Farmworker housing loans funded
$3.5 million will be available in the next two years.
An example of farmworker housing that was built with a loan from Washington State’s Farmworker Housing Infrastructure Program.
The popular zero- and low-interest loan program for growers developing or restoring on-farm housing for seasonal farmworkers survived recent state budget cuts and has $3.5 million available for loans, according to the Washington State Department of Commerce.
Pat Arnold, who runs the state's Farmworker Housing Infrastructure Program, said program officials were thrilled to receive state appropriations for the two-year budget cycle that runs from 2009 to 2011. "We were as pleased as we could be to receive the appropriations and to have funds for both infrastructure and construction loans," she said. The state has $2.5 million available to growers for infrastructure projects and $1 million for construction.
Applications for the farmworker housing loans are accepted at any time, Arnold said. Loans are made until the money runs out. However, she encourages growers considering housing projects to work well in advance, as the loan and permitting process can take six to nine months.
Washington's farmworker housing loan program, one of the few state-funded programs in the nation, has been in existence since 2006. Before that, federal funds were used to administer a similar loan program, explained Janet Abbett of Washington's commerce department. New York has a similar state-funded program, making low-interest loans available to growers, she noted.
Last year, the commerce department loaned about $2.5 million to growers. Since 2006, about $8 million has funded 56 new and 14 existing housing projects. All told, the funds have created or preserved more than 3,000 beds in the state, according to Abbett.
Examples of eligible infrastructure projects are those that deal with drinking water treatment and supply (including wells), electrical work and power, engineering services for septic and water, excavation and grading, and more. Loans are also available for construction or rehabilitation/replacement of housing or required service facilities, such as kitchen, dining, bath, toilet, and laundry.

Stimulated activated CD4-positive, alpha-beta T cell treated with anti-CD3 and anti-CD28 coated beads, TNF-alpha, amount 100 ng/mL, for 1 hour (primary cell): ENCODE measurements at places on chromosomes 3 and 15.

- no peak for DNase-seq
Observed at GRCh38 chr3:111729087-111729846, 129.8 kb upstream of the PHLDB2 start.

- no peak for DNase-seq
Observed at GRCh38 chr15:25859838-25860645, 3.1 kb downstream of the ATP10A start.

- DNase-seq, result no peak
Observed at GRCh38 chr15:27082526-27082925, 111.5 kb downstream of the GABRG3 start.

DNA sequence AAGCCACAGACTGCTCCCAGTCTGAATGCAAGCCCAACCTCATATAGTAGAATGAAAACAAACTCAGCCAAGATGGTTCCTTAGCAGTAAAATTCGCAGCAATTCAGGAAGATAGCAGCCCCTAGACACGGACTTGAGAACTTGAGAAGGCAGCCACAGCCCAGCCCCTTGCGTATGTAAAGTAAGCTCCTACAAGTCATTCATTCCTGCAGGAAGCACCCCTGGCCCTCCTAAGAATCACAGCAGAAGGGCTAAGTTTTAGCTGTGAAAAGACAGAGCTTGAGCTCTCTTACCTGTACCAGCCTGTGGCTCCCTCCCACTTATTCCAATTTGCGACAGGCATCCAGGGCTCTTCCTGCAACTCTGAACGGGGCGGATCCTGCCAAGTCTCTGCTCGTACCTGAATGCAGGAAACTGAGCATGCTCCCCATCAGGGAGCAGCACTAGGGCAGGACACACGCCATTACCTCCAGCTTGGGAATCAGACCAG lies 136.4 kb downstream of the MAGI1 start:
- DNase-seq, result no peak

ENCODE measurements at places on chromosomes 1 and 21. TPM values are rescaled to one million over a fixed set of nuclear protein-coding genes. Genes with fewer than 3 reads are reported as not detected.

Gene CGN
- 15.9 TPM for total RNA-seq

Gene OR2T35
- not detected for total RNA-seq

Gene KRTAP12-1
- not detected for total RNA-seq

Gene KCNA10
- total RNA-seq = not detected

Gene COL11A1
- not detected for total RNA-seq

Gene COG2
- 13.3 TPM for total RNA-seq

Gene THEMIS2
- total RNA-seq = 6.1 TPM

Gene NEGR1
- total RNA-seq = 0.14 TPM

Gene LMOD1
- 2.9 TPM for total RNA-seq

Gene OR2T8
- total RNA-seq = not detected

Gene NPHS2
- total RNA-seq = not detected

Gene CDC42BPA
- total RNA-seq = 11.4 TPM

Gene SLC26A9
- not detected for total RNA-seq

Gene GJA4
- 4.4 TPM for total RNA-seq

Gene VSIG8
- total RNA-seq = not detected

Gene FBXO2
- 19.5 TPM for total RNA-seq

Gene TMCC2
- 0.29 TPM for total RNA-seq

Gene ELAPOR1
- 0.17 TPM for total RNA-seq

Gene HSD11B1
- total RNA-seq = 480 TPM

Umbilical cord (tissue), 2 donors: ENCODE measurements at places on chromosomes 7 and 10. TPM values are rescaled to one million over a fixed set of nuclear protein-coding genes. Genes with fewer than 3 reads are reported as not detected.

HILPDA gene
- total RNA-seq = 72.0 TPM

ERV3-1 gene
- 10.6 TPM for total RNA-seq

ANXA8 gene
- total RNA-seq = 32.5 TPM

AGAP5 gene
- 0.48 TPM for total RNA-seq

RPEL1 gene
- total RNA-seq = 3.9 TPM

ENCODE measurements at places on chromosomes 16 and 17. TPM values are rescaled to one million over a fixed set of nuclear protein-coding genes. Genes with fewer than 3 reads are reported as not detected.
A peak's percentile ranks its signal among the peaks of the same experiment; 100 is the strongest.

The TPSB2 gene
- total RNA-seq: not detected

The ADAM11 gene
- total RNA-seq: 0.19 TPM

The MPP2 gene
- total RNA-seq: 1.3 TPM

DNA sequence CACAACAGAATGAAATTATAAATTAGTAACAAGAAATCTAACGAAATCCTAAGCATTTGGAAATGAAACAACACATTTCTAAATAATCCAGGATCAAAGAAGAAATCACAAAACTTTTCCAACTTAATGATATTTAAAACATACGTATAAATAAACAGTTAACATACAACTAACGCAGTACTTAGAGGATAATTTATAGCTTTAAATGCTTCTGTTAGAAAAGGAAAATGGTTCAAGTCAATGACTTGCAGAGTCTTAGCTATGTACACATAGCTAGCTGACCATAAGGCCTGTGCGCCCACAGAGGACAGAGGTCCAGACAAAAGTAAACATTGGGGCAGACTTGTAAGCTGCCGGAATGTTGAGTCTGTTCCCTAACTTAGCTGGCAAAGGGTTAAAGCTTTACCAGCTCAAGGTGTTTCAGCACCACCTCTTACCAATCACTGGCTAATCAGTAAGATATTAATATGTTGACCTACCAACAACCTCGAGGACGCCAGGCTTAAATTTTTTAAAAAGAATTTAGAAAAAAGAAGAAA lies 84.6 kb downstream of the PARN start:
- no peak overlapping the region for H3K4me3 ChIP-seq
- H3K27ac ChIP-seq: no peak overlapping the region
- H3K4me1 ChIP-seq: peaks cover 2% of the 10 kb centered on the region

Orchardist David Douglas, of Pasco, received a loan last year to build housing for 48 beds in central Washington. The housing consists of three units, each with four bedrooms, two bathrooms, and a common area. Much of the loan money, which represented about 25 to 30 percent of the total cost, was used below the ground for water and septic systems, Douglas said.
"The no- and low-interest loan is certainly a help," he said, adding that for the zero percent infrastructure loan, it turns into a grant and is forgiven if the housing remains in compliance with program regulations over the 15-year term of the loan.
Although Douglas hired a consultant to handle the project submissions, he said Arnold helped with the application process. "She made a site visit before we started the process and made suggestions about issues that would need to be addressed, like the water system," he said. "It can be daunting for growers just getting started without some help."
Sam and Kristie Willsey, pear growers in Cashmere, Washington, used the program to build apartment-style housing for up to six workers. "When you're a small grower, and you can't guarantee employment for months on end, you need a way to attract workers," Sam Willsey said. "We're using nice housing to do that."
He noted that participating in the program takes perseverance and attention to detail, and complying with farmworker housing regulations is complicated and requires a commitment on the grower's part.
Wenatchee's McDougall & Sons has used the on-farm housing program to assist in building three housing projects and rehabilitating one, representing 200 beds, according to Mike Brown, who manages the grower-packer's housing.
The new housing projects used manufactured bunkhouse-style units and have been built in several locations in eastern Washington, he said, adding that the manufactured housing is self-contained with bathrooms, kitchens, and eating areas.
Brown said the loan program has worked very well for McDougall and has helped them create a more stable labor force. However, growers who are considering building on-farm housing must also think about management and maintenance of the housing. "They don't take care of themselves," he said.
Overseeing the company's housing projectsmanaging, maintaining, planning and directing new projectsis a full-time job, he said. "You need to follow certain steps when participating in the loan program, which can take awhile the first time you go through it. But Pat Arnold is very dedicated and committed to helping growers work through the program."
He believes the program has been a benefit to the state's tree fruit industry and has encouraged growers to build more housing for farmworkers.